The cosmic craft of Egyptian-American composer Halim El-Dabh
It's not common to hear about electronic musicians in the Arabic-speaking world through our writings, education, or everyday conversations. Halim El-Dabh, an Egyptian-American composer, musician, musicologist, and educator, was one such exception and was one of the earliest composers of electronic music. A true pioneer of the discipline.
Unfortunately, his works are only discussed in experimental social gatherings, and many people are unaware of his significant contributions to the field. It's a shame that his works are largely forgotten and unheard.
But his works are ubiquitous if you listen hard enough. In 1961, Halim El-Dabh and French composer Georges Delerue collaborated on a piece of music called “Here History Began". Commissioned by the Minister of Culture at the time, Sawrat Okasha, during the reign of Gamal Abdel Nasser, the composition was intended to accompany visitors to the Sound and Light Show at the Giza Pyramids. It features field recordings, narration, score, and special effects, and has been enjoyed by tourists for decades.
"[Halim] would create sound installations to drive away birds and bugs"
Multidisciplinary artist, educator, and composer Joe Namy has joined forces with Benjamin Gaydos from Flint Magazine, Lebanese design and direction agency Studio Safar, and the record label Annihaya Records to revive the eclectic works of the late artist. With great care and enthusiasm, they have successfully produced the first vinyl record pressing entitled The Wondrous Reverberations of Halim El-Dabh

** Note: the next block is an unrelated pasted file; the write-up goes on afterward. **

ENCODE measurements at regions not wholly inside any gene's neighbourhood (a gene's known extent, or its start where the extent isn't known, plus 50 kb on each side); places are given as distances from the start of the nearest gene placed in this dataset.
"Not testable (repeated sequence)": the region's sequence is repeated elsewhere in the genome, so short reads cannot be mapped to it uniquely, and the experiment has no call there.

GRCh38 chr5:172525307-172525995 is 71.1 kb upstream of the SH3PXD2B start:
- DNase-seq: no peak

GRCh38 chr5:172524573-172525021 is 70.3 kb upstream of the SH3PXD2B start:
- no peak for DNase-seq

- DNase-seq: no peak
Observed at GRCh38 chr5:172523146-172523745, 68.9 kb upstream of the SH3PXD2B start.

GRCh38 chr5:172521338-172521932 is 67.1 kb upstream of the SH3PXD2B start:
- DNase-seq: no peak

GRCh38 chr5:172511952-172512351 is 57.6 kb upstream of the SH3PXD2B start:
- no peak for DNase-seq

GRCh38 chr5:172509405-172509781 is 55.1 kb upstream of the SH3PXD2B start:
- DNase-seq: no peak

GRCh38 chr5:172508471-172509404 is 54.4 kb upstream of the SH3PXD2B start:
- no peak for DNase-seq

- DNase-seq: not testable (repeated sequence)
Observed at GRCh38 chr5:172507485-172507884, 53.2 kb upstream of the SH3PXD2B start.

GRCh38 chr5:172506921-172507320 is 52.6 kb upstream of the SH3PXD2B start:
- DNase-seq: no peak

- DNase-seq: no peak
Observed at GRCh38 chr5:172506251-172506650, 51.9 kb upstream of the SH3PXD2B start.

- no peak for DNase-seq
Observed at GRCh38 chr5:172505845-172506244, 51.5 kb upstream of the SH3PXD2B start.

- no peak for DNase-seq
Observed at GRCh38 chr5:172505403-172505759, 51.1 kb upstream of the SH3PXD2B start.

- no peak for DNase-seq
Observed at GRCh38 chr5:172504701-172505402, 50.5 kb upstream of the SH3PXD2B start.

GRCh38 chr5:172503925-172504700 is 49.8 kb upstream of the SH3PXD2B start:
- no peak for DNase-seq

I was curious to find out how this research and archival work came into being so I caught up with the London-Beirut-based artist Joe Namy to talk about the story of this unique release.
“I met Halim at a party in 2002 after a conference at the Arab-American Museum where he was the keynote speaker. I had just graduated from university and was part of a small art collective in Detroit so we hosted the afterparty. Halim was one of the last people who left the dancefloor," tells Joe about his first meeting with Halim El-Dabh, who was 82 at the time. “I wanted to know more about this guy and we kept in touch. I was able to order his CD, this was before Spotify and streaming platforms” smiles Joe.
Joe describes Halim as a very generous and prolific artist who “had music all over the place. I’ve had the chance to visit his archive a few times and his wife Deborah El-Dabh was very kind in sharing his collection. We would sometimes do Skype sessions and Halim would just perform some of his productions throughout our conversations. I have hours of him recorded transmitting his music throughout our conversations. I think he liked the idea of sound travel” explains Joe.